From Vanity Fair, for eight years, Toto Bergamo Rossi has been working to restore Venice’s crumbling 17th-century Palazzo Gradenigo. The Ugly Stick: Severed heads, devouring monsters, Marilyn Manson—Umberto Eco gazes at the grotesque in On Beauty. More and more and more and more and more on A Life of Picasso: The Triumphant Years, 1917-1932 by John Richardson. Why do people think artists are special? It's just another job: Here are 5 myths about art, age and genius. From old guard to avant garde: A review of Modernism: The Lure of Heresy by Peter Gay. A review of Temple Decoration and Cultural Identity in the Archaic Greek World: The Metopes of Selinus by Clemente Marconi.

Jacob Shapiro (Stanford): The Terrorist’s Challenge: Security, Efficiency, Control. Amartya Sen on why we can best stop terror by civil, not military, means. Andrew Bacevich on picking up after failed war on terror: Bush's campaign to wipe out terrorism is a costly mess — here are five steps to move on. A review of Architect of Global Jihad: The Life of Al Qaeda Strategist Abu Mus'ab al-Suri by Brynjar Lia. An interview with Louise Richardson on what terrorists want. An excerpt from What Makes a Terrorist: Economics and the Roots of Terrorism by Alan Krueger. Isolationism isn't the answer: Jihadists aren't in Afghanistan—or Iraq—because we are there. A review of Insurgents, Terrorists, and Militias: The Warriors of Contemporary Combat by Richard H. Schultz, Jr. and Andrea J. Dew. A review of Merchant of Death: Money, Guns, Planes, and the Man Who Makes War Possible by Douglas Farah and Stephen Braun.

From Briarpatch, enough to live on: An article on the case for guaranteed income and the end of the growth economy. Surprise, Canadian pluralism is working: An excerpt from Unlikely Utopia: The Surprising Triumph of Canadian Pluralism by Michael Adams; and a look at the work of Robert Putnam and the case against diversity. From The Toronto Star, Joanne Tod plans to paint all of Canada’s casualties in the ongoing conflict — that makes her an exception in the contemporary art world; a look at how war and the horror of war are best contemplated in stark, ugly images; a new movie may finally illuminate the "black hole" in the memory of the World War I battle of Passchendaele, in which feared Canadian "storm troopers" wrested a tiny Belgian town from the Germans; and a look at the war Canadians really did win: A review of 1812: War with America by Jon Latimer. An interview with Michael Byers, author of Intent for a Nation: A Relentlessly Optimistic Manifesto for Canada’s Role in the World. Time to herald our northern coast: Advocates say new words on Canada's coat of arms would help the cause of Arctic sovereignty. Who owns the Arctic? It depends on the shape of the ocean floor.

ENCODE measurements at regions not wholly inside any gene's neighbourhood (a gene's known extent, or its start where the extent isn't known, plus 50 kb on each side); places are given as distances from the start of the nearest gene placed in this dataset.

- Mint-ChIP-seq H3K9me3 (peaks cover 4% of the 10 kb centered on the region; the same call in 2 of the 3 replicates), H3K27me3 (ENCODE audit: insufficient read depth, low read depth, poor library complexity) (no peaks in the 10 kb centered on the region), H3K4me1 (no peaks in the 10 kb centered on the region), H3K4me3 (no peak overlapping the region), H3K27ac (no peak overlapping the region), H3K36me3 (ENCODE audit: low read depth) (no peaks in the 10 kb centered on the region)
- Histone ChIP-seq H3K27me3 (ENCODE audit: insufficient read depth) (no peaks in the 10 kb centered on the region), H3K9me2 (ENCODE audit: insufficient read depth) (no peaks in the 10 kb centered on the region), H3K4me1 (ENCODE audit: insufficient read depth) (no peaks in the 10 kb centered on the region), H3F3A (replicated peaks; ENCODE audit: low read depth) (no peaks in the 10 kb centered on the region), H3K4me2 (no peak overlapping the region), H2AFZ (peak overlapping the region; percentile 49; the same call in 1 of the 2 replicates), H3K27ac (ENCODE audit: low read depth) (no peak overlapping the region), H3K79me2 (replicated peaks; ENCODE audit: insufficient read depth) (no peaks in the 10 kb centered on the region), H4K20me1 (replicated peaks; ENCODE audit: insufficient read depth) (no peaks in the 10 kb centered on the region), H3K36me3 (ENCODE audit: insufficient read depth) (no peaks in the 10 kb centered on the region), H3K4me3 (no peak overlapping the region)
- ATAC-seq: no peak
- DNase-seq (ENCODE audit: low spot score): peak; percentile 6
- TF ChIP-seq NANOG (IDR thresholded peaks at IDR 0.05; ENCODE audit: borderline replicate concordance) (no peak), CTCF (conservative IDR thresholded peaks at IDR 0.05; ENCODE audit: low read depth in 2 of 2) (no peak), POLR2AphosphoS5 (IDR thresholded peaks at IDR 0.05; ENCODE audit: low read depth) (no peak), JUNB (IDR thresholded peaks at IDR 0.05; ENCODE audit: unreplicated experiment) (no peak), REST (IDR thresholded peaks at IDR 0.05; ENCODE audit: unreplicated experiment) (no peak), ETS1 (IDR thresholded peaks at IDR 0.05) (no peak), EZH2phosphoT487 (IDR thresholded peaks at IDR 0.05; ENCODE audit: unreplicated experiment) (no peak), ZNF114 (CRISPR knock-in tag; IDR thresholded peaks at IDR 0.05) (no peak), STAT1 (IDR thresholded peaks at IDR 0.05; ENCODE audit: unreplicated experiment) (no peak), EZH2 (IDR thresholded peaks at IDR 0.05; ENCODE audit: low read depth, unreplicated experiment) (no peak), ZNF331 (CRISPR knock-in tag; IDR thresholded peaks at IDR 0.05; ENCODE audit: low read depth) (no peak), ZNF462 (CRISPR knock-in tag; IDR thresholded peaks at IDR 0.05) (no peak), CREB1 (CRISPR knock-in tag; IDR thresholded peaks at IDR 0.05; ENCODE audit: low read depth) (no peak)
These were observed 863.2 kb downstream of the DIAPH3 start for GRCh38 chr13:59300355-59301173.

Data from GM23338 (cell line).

From CJR, Nicholas Lemann on the limits of clear language: Orwell worried about polluted language, but polluted information is more toxic. My Father the Communist: An interview with The New York Times' Andrew Rosenthal on Iraq, Times Select, and his father's secret past. A review of Regret The Error: How Media Mistakes Pollute The Press And Imperil Free Speech by Graid Silverman, and the website, which features the best, worst, and funniest of each day's corrections, clarifications, and editor's notes. Atlas Plugged! Indy publisher takes on spineless giants: Inspired by European publishers, renegade James Atlas hopes to sell books on his house's good name. The fall and rise of Downtown literature: The independent presses of the 70s and 80s that seemed to have vanished from New York may be making a return. You might think a channel dedicated entirely to books would be a good thing. You would be wrong. The pleasures of rereading: There's nothing more comforting than going back to a favourite book. You bought a bad book, you wasted time reading it: Justice demands redress, doesn't it? More and more on Pierre Bayard's How to Talk About Books You Haven’t Read.

From Cato Unbound, James Flynn on intelligence and its implications for education and intervention (and reaction essays). From California Literary Review, a review of What is Intelligence? Beyond the Flynn Effect by James Flynn (and more on why dad's not as clever as you). Get Smart(er): You're no genius? Don't worry — you can still beef up your brain with a little effort. Should we talk about race and intelligence? Peter Singer investigates. In DNA era, new worries about prejudice: Research is exploring how DNA explains racial differences, but it could give discredited prejudices a new potency. Science rewriting book on genetics: With better tools for cutting, splicing DNA strands and advances in genome sequencing data, many "certainties" are being overturned. From Graduate Journal of Social Science, Wietse Vroom, Guido Ruivenkamp and Joost Jongerden (WUR): Articulating alternatives: Biotechnology and genomics development within a critical constructivist framework. Getting better all the time: Genetic modification of humanity isn't just possible — it's a moral duty, and vestigial organs seem ripe for transhumanist tweaks. A review of A Life Decoded: My Genome: My Life by J. Craig Venter. More on Avoid Boring People by James D. Watson.